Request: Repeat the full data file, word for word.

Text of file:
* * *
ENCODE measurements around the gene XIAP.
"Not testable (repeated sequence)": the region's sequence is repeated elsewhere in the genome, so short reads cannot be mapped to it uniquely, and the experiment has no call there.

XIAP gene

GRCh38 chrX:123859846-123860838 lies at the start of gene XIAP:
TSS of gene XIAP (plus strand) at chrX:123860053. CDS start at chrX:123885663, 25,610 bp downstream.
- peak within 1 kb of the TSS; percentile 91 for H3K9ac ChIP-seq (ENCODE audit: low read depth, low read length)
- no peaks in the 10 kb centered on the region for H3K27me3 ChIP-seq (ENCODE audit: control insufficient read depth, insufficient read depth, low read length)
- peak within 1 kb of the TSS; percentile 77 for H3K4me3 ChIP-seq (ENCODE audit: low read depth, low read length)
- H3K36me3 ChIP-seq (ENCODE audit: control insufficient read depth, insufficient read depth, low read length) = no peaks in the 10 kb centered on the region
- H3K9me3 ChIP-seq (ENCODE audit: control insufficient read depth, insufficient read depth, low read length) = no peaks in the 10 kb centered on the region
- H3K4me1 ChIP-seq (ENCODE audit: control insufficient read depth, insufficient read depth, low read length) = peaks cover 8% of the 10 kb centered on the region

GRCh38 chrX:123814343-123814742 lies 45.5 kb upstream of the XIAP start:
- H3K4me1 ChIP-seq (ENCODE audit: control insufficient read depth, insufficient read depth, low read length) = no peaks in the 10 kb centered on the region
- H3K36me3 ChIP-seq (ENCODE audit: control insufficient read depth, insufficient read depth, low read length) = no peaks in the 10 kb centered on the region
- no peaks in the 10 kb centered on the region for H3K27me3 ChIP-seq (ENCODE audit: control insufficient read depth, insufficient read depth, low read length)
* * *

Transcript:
ENCODE measurements around the gene XIAP.
"Not testable (repeated sequence)": the region's sequence is repeated elsewhere in the genome, so short reads cannot be mapped to it uniquely, and the experiment has no call there.

XIAP gene

GRCh38 chrX:123859846-123860838 lies at the start of gene XIAP:
TSS of gene XIAP (plus strand) at chrX:123860053. CDS start at chrX:123885663, 25,610 bp downstream.
- peak within 1 kb of the TSS; percentile 91 for H3K9ac ChIP-seq (ENCODE audit: low read depth, low read length)
- no peaks in the 10 kb centered on the region for H3K27me3 ChIP-seq (ENCODE audit: control insufficient read depth, insufficient read depth, low read length)
- peak within 1 kb of the TSS; percentile 77 for H3K4me3 ChIP-seq (ENCODE audit: low read depth, low read length)
- H3K36me3 ChIP-seq (ENCODE audit: control insufficient read depth, insufficient read depth, low read length) = no peaks in the 10 kb centered on the region
- H3K9me3 ChIP-seq (ENCODE audit: control insufficient read depth, insufficient read depth, low read length) = no peaks in the 10 kb centered on the region
- H3K4me1 ChIP-seq (ENCODE audit: control insufficient read depth, insufficient read depth, low read length) = peaks cover 8% of the 10 kb centered on the region

GRCh38 chrX:123814343-123814742 lies 45.5 kb upstream of the XIAP start:
- H3K4me1 ChIP-seq (ENCODE audit: control insufficient read depth, insufficient read depth, low read length) = no peaks in the 10 kb centered on the region
- H3K36me3 ChIP-seq (ENCODE audit: control insufficient read depth, insufficient read depth, low read length) = no peaks in the 10 kb centered on the region
- no peaks in the 10 kb centered on the region for H3K27me3 ChIP-seq (ENCODE audit: control insufficient read depth, insufficient read depth, low read length)